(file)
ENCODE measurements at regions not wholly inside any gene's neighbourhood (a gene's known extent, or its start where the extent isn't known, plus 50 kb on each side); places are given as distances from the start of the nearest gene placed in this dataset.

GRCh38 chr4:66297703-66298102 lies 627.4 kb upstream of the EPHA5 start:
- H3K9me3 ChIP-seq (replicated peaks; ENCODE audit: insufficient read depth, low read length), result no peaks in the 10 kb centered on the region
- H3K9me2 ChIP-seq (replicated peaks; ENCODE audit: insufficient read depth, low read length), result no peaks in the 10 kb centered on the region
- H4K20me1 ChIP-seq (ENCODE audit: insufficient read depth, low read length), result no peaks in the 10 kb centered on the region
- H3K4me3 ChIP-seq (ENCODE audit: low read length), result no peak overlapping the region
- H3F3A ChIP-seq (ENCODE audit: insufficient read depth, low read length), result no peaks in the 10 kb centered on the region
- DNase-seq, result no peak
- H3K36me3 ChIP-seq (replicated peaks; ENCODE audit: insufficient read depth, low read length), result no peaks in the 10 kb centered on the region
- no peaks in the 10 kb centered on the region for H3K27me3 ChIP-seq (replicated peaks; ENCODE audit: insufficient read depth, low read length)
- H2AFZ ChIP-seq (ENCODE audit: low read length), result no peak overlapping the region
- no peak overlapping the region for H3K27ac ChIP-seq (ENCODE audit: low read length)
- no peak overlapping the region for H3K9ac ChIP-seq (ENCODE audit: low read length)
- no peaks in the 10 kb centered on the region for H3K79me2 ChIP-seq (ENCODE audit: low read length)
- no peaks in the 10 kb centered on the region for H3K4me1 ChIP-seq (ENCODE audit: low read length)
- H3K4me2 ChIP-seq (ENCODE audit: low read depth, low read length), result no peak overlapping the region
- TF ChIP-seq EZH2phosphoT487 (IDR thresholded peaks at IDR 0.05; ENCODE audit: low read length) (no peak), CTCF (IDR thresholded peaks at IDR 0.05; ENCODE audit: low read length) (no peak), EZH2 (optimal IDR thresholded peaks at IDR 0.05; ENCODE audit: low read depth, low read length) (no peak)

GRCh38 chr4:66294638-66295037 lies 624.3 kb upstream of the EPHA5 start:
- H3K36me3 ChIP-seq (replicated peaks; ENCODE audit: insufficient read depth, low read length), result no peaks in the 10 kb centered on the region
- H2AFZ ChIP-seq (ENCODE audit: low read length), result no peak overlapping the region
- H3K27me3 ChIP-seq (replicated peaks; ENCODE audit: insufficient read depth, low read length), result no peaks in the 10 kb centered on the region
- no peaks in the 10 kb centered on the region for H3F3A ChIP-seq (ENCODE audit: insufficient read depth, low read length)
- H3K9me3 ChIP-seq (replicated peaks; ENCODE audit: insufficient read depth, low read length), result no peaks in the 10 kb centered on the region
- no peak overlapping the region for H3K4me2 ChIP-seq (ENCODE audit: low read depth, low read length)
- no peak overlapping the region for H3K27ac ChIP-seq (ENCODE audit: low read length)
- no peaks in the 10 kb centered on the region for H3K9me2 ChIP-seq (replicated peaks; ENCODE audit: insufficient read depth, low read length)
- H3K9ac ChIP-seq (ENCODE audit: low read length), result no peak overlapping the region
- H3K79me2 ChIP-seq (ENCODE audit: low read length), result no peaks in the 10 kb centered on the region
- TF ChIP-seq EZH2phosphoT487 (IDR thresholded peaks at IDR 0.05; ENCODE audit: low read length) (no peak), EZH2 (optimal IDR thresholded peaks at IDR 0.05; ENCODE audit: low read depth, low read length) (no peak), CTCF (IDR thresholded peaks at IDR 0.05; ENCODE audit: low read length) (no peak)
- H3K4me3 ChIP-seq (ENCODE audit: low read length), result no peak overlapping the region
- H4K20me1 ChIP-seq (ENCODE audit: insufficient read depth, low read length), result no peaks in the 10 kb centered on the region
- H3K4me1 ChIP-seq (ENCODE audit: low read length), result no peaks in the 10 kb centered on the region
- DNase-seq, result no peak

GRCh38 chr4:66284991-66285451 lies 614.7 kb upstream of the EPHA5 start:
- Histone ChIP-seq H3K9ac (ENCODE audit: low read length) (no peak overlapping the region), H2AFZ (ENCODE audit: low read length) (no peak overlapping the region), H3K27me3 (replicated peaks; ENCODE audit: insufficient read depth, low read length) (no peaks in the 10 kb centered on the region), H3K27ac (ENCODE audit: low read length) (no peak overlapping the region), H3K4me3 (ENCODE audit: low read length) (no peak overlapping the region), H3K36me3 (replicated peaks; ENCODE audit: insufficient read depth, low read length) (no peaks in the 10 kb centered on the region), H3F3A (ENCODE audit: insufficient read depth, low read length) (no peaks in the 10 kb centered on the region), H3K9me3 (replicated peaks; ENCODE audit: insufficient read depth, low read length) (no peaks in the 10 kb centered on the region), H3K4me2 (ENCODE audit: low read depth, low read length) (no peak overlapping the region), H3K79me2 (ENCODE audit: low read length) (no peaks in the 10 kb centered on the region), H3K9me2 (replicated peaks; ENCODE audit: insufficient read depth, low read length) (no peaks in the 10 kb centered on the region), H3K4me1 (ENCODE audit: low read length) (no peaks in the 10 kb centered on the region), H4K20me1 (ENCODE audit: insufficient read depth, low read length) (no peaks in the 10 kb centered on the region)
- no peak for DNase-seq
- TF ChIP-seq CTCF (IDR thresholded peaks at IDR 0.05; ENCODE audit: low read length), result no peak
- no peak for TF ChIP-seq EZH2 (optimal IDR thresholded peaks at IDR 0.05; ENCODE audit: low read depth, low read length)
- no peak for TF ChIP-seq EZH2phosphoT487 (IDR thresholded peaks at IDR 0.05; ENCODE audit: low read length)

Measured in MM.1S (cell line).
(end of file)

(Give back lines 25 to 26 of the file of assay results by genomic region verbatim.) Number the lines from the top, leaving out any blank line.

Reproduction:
- no peak overlapping the region for H3K27ac ChIP-seq (ENCODE audit: low read length)
- no peaks in the 10 kb centered on the region for H3K9me2 ChIP-seq (replicated peaks; ENCODE audit: insufficient read depth, low read length)